I tend to avoid Italian business books, as too often, their approach is very narrow in terms of thinking, or not useful in terms of business impact. But I do respect a lot the work of Talent Garden, and Italian start-up that focuses on creating co-working spaces, but also nurturing a healthy start-up environment and fostering Digital Education. So I was very interested in reading this short book, as one of the few focusing on Digital Transformation currently available in Italy. Alessandro Braga is presently the Chief Digital Officer of Talent Garden.
I must say that I was a bit disappointed. The problem I see in this book, (and many more written by people working in start-up environments) is that they have a simplistic view of the world. And unfortunately this comes up from the structure of the book, well thought in terms of construction of the chapters, but weak of recipes replicable in a traditional organisation.
Digital Transformation is business and human transformation, implemented through technology and process digitisationAlessandro Rimassa, Introduction to Digital Transformation by Alessandro Braga
If the start was very positive, the rest of the book did not meet the promise, as it struggled through several concepts, sometimes mentioned as a slogan, sometimes instead appropriately allocated, but without the necessary space to be fully understood. For example, the book says several times the concepts of user-centricity, user experience, human centricity, without really going in-depth into explaining what these means for an organisation.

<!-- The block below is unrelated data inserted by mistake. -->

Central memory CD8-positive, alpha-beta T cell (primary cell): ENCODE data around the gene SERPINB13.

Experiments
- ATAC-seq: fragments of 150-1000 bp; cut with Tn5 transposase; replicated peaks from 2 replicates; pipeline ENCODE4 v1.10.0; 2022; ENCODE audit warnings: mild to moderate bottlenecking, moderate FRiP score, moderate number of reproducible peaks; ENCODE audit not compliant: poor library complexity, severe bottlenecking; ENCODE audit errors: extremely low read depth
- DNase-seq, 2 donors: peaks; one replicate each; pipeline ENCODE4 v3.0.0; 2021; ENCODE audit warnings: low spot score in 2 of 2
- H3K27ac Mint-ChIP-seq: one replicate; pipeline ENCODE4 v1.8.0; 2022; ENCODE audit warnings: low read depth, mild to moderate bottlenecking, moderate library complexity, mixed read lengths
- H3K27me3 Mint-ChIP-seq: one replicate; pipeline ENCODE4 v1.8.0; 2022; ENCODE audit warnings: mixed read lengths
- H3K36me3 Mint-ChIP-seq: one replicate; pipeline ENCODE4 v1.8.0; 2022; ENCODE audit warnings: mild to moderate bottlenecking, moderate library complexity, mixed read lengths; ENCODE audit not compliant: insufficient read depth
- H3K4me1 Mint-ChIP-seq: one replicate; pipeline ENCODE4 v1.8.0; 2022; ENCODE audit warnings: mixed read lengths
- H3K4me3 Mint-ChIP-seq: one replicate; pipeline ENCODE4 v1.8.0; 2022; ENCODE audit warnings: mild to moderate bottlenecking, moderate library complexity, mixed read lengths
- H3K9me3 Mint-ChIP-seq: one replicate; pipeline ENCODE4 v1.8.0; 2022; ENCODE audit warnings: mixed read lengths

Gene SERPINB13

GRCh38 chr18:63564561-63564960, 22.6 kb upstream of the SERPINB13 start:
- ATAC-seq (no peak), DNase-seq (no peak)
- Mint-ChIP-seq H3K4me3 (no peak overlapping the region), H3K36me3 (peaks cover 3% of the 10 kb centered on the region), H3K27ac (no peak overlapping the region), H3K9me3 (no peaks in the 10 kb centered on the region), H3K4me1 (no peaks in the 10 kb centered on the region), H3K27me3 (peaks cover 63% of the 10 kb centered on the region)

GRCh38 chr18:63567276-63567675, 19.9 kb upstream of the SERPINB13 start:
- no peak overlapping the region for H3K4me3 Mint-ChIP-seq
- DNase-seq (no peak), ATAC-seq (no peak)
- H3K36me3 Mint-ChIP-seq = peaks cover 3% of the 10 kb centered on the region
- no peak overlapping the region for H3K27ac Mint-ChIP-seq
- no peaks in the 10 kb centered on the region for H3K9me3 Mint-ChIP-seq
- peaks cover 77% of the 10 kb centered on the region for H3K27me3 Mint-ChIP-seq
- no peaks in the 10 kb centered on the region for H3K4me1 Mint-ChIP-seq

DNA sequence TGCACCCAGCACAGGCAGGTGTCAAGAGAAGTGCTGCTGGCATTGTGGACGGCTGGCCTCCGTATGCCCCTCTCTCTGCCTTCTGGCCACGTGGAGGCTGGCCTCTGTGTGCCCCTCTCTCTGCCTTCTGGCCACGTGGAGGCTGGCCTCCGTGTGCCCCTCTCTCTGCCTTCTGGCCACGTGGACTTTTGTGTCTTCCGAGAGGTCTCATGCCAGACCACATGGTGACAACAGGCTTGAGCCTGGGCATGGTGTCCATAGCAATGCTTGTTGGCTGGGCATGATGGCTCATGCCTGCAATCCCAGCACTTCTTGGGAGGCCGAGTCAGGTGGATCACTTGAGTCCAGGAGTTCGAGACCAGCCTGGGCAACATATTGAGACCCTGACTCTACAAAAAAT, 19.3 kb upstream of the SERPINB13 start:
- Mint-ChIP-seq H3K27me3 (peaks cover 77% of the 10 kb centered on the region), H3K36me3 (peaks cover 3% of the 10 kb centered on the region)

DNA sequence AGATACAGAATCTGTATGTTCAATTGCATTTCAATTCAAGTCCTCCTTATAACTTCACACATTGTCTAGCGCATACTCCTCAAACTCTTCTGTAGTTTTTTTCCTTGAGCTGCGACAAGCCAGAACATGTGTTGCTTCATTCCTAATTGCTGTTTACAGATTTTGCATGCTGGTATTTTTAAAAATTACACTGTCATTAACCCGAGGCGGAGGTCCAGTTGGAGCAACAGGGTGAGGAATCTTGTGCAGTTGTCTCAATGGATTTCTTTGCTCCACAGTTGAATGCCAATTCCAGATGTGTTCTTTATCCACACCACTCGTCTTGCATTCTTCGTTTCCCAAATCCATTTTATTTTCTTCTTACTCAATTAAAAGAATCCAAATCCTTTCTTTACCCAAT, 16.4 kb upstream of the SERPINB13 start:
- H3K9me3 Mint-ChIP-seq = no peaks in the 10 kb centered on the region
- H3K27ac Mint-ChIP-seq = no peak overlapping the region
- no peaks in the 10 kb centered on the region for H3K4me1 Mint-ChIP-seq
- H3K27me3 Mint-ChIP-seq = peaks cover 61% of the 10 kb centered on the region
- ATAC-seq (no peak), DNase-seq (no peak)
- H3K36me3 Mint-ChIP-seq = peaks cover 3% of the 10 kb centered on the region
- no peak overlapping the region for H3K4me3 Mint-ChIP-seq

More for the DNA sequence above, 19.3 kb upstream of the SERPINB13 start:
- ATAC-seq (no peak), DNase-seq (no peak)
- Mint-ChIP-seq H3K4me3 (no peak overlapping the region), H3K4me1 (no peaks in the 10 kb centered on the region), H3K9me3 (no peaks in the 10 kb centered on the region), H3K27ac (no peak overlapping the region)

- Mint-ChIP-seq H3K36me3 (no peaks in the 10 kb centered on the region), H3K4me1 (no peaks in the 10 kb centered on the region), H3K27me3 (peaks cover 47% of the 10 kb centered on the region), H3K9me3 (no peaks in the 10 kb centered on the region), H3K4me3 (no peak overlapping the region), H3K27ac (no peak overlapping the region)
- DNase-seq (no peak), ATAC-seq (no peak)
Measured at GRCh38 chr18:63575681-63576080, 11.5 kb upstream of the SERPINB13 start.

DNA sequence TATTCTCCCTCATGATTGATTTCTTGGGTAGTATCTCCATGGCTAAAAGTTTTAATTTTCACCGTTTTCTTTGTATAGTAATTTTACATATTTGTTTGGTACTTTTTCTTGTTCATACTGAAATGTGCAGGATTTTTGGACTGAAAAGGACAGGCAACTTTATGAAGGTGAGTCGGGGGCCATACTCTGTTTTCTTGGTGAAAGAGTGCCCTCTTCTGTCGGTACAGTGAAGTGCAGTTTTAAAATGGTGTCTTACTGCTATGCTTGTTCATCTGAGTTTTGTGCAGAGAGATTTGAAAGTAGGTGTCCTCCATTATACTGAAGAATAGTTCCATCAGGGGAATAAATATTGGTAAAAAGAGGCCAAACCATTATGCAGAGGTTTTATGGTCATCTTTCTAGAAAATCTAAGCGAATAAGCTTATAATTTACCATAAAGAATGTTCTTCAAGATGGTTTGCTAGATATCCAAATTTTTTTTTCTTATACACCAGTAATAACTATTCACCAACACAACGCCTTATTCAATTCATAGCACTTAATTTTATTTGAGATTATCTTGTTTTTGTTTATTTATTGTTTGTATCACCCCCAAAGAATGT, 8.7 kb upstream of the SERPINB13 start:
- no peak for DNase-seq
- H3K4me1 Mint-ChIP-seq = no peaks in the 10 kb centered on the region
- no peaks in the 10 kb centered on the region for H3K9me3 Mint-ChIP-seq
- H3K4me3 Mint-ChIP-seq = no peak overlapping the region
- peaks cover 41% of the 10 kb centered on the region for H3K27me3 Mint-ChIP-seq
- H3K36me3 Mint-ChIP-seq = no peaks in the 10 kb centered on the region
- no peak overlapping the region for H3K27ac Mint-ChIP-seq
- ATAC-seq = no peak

On the positive note, there are quite some examples of successful companies (most of them start-ups) that have succeeded in one or the other aspects mentioned in the book. But again, this builds, even more, a cleavage with the rest of the world, that of more traditional organisations.
Despite the good ideas, I see this as a failed attempt to illustrate the amplitude of what Digital Transformation means in the framework of an organisation. The point of view is exciting and very much aligned to mine (especially in the “human” component). Still, it fails to deliver workable solutions, which brings back one of the implicit dangers of a lot of the discussions on the topic of digital transformation, i.e. the inherent opposition between a “start-up” model where everything is applicable, and a “traditional” organisation model where instead this transformation cannot be achieved. A very dangerous dichotomy, especially because digital transformation is happening in any case.
What’s your point of view on this?